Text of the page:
This is the second post for the ftbc discussion of Living to Tell the Tale by Gabriel García Márquez. Many thanks to Toni for taking the time to write it! And kudos to her for adding the accents to Gabo’s name. Sometimes I’m too lazy to do that. If you have a post you’d like to contribute, please email me at theorist at fadetheory dot com.
When talking about why particular books influenced him, Trappist monk Thomas Merton once said, “They have helped me to discover the real meaning of my life.” I read this in a book a few days ago while on a seven-day retreat at a Trappist monastery in Conyers, Georgia. My room was on the second floor of the guesthouse, with a single window overlooking the monks’ six-row by eight-grave cemetery, only recently increased to a seventh row by one grave. A library on the same floor well stocked with Merton books served to draw me from my room and rather situational preoccupation with mortality and ultimate silence. It was there in a wide-seated, cabernet-colored leather armchair under dim lamplight that I happened upon Merton’s insight on reading and meaning. I thought of his own books, those of other writers with timeless stories, including the creative work of Gabriel (“Gabo”) García Márquez, whose autobiography I read last month, seeing yet another thread as essential to unlocking meaning: The act of writing itself.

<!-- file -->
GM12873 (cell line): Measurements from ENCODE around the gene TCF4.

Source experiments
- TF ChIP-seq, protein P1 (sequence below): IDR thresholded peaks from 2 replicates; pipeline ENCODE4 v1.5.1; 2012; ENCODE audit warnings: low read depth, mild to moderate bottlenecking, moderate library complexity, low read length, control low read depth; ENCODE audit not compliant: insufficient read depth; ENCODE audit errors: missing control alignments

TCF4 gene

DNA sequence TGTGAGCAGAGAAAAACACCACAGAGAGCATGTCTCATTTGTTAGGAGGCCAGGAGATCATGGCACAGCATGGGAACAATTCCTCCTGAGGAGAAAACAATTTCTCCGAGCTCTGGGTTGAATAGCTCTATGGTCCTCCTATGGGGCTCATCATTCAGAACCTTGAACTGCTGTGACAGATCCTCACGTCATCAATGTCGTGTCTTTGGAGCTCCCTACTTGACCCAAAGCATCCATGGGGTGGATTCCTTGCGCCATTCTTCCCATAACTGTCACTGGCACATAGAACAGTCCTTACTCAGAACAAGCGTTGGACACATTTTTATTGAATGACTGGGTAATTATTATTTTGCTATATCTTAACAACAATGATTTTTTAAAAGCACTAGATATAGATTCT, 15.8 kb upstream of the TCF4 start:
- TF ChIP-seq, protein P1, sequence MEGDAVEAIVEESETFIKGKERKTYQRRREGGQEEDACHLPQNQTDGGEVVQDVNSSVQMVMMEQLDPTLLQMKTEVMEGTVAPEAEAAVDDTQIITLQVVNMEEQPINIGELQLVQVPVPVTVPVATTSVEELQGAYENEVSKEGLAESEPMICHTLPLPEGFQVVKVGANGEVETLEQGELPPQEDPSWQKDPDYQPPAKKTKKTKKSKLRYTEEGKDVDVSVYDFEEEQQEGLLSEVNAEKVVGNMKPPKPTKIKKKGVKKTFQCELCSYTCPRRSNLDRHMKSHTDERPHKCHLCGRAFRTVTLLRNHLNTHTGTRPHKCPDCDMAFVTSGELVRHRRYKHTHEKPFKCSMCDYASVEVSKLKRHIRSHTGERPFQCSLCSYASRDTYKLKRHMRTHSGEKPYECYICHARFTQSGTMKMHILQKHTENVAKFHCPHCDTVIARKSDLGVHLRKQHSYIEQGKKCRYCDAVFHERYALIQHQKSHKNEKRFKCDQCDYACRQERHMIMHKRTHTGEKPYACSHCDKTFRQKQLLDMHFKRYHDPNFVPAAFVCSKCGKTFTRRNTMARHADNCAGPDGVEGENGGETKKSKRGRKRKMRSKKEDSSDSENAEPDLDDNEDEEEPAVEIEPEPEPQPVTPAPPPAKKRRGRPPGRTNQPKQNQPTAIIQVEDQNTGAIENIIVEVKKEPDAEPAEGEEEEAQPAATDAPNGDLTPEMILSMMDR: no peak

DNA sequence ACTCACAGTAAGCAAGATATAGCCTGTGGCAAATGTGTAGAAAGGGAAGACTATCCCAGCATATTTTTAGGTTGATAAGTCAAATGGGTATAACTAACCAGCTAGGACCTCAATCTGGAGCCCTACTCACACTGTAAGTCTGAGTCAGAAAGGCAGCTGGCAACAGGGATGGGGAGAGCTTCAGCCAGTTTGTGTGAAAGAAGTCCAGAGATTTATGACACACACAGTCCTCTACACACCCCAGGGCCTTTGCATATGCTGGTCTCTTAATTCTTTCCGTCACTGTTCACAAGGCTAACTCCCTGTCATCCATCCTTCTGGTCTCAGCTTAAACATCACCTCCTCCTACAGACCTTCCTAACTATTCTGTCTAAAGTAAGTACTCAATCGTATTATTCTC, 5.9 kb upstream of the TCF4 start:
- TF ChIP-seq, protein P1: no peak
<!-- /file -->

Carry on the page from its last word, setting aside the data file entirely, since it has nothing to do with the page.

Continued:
It is by writing our stories, whether real or imagined, that we begin a process of listening. We become spelunkers of the nooks and crannies of our mind, exploring its keepings and discovering kernels of meaning useful to making sense of where we have been and where we might be going. This is what Gabo had to do to give us Living to Tell the Tale. By sharing episodes from his personal history, Gabo lets us in on where he has been. We may already know his destination, but it sure is satisfying to learn of it again in a richer way thanks to a nonfiction style of writing that reads like fiction.
Yes, Gabo writes the stuff we like to read, the stuff we like to listen to and discover meaning significant to us in some way. But how does he do it? There is no doubt that every doer of good writing has a faithful tutelary demon or two. For Gabo, two such demons were Southern writer William Faulkner and Nicaraguan poet Rubén Darío. Both writers nourished the seedbed of his vocation and assisted, by way of technical inspiration, the exorcism of persistent visions through stories. The fantastic storytellings Gabo heard as a child left their footprint in images, and it was through the act of writing that they were given freedom to speak their universal truths. When we listen to them, our own life’s true meaning might surprise us.